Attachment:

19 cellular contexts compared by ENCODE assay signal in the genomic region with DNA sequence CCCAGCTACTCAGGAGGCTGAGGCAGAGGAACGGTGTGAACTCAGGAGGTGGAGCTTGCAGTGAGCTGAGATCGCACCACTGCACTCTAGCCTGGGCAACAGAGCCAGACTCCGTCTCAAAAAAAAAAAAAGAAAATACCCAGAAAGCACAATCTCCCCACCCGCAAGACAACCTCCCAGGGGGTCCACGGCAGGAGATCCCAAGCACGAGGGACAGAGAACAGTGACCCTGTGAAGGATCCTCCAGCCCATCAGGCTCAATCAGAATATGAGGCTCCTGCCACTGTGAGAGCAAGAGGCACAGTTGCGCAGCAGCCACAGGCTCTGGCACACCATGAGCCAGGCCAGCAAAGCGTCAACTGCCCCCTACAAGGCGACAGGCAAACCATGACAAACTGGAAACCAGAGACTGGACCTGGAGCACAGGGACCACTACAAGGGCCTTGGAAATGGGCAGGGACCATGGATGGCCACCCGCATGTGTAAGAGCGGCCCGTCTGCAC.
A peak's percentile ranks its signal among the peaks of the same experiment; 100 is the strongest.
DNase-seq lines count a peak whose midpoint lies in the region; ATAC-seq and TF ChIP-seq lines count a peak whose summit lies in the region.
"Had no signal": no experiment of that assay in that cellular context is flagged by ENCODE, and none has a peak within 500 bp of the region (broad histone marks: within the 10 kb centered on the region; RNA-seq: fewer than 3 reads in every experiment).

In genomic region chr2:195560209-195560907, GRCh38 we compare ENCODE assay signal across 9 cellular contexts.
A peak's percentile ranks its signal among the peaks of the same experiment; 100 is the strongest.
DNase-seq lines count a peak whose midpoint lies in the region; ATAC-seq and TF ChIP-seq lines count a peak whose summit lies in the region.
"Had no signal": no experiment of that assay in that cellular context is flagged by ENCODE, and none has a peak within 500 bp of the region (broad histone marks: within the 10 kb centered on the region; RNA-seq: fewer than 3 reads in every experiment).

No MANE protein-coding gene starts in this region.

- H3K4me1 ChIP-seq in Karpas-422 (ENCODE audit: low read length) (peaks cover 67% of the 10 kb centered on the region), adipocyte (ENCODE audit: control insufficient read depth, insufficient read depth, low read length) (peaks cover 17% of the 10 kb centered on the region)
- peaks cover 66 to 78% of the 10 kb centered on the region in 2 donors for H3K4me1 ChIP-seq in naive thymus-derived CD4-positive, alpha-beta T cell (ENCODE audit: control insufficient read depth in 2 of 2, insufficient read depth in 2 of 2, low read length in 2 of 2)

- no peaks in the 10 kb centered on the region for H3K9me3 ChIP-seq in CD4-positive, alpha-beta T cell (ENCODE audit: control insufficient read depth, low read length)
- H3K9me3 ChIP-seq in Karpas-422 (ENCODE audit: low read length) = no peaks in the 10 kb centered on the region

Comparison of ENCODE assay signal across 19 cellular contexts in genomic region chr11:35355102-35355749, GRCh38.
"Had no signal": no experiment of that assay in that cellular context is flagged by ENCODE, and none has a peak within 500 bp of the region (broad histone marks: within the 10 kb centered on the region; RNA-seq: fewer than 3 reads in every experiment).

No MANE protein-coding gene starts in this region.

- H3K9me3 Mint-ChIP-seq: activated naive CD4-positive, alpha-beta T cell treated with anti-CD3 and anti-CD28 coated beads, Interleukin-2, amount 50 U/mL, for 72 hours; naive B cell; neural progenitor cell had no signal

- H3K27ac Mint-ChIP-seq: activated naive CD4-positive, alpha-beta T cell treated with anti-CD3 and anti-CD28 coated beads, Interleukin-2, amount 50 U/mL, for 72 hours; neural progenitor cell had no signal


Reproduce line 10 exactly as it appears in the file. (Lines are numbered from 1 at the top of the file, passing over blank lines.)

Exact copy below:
- H3K4me1 ChIP-seq in Karpas-422 (ENCODE audit: low read length) (peaks cover 67% of the 10 kb centered on the region), adipocyte (ENCODE audit: control insufficient read depth, insufficient read depth, low read length) (peaks cover 17% of the 10 kb centered on the region)